Sisters call for compassionate immigration reform

January 13, 2012 by

In a brief but powerful “celebration” Friday afternoon, the Sisters of St. Joseph of Concordia joined other groups across the nation in calling for compassionate and comprehensive national immigration policy reform.

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The sisters took the opportunity of National Migration Week, proclaimed by the U.S. Conference of Catholic Bishops, to publicly release their “Statement on Immigration” that was unanimously accepted by the women’s religious order two months ago.

At the Sisters of St. Joseph Senate in November, the congregation calls for a national immigration policy that includes:

  • A pathway to lawful permanent residency and citizenship for the undocumented persons currently living in the United States;
  • A process to reduce the backlog of family visas in order to ensure family unity and reunification;
  • A guest worker program that ensures labor protections and equitable wages;
  • A border security and enforcement policy that is humane; and
  • A process whereby undocumented students living in the United States can earn a college degree and become gainfully employed.

The U.S. Conference of Catholic Bishops and the U.S. Federation of the Sisters of St. Joseph, as well as numerous other religious communities, have supported similar proclamations.

TO READ THE COMPLETE STATEMENT, CLICK HERE.

Sister Esther Pineda, a member of the congregation’s Immigration Committee and director of the Justice and Peace Center in Salina, began the half-hour ceremony by noting that the theme of the national week was “Welcoming Christ in the migrant.”

“The Sisters of St. Joseph offer a welcoming hand to the immigrant in our midst,” she said. “Being concerned for the least among us is the … cornerstone of the Sisters of St. Joseph.”

TO WATCH A VIDEO OF SISTER ESTHER’S FULL INTRODUCTION, CLICK HERE.

As the ceremony continued, sisters lit candles and quoted Scripture and their congregational Constitution in support of their stance in the Enactment Statement.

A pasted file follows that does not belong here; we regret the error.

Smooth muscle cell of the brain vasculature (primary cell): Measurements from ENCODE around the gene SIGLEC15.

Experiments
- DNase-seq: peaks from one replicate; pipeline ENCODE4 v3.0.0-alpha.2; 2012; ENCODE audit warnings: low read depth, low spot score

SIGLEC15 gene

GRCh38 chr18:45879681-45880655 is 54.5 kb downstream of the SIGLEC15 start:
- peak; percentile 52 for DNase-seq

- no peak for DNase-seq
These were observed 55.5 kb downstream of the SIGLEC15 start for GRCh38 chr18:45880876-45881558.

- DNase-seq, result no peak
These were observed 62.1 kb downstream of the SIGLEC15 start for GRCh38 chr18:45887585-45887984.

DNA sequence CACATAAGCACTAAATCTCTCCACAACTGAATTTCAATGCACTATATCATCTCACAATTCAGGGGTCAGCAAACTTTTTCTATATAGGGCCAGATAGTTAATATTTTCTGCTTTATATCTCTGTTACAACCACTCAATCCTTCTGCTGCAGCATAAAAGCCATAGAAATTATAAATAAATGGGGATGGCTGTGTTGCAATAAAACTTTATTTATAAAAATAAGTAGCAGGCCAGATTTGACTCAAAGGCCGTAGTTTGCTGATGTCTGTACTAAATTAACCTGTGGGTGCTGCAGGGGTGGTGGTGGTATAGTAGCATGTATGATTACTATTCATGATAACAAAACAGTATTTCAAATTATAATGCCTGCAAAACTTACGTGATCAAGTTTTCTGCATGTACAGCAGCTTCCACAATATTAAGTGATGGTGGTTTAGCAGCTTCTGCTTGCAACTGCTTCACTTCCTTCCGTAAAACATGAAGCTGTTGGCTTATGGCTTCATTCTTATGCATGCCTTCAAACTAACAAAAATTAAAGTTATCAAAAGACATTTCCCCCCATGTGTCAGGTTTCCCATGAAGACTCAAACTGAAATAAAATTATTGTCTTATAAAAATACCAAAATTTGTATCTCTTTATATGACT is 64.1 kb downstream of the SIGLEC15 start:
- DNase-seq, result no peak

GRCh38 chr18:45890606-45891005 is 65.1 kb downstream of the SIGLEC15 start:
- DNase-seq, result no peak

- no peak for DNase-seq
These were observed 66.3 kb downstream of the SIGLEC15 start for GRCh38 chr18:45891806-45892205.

A special guest for the ceremony was Ana Aquirre-Brown, whose family fled war-torn Guatemala in the early 1980s and came to Concordia as part of the “sanctuary movement.” They first arrived at Manna House of Prayer in Concordia, and were supported by the Sisters of St. Joseph while they established themselves here. Ana, who was born in the United States and now lives with her husband in Minneapolis, Kan., spoke of the sisters’ generosity and kindness to her family. “I just want to thank you,” she said, fighting back tears.

Sister Marcia Allen, president of the Concordia congregation, closed the ceremony with a short speech that recapped the sisters’ history of taking a stand to do the right thing, even when it was unpopular. She said the sisters are committed to working toward immigration policy reform, collaborating with other immigration rights advocates where appropriate and helping immigrants already in the United States.

“We know that legislation is necessary,” Sister Marcia said, “and it will take a great deal of conversation and compromise to bring about fair policies for immigrants.”

But in the meantime, she added, “We will care for those who already find themselves here and we will do what we can to see that they are welcome.”

TO WATCH A VIDEO OF SISTER MARCIA’S FULL REMARKS, CLICK HERE.

 

Comments

One Response to “Sisters call for compassionate immigration reform”

  1. S. Faye on January 15th, 2012 10:22 pm

    I’m glad to be able to participate in the ceremony through this article and video clips. It helps to cut down the 700 miles that separate us. Thank you.

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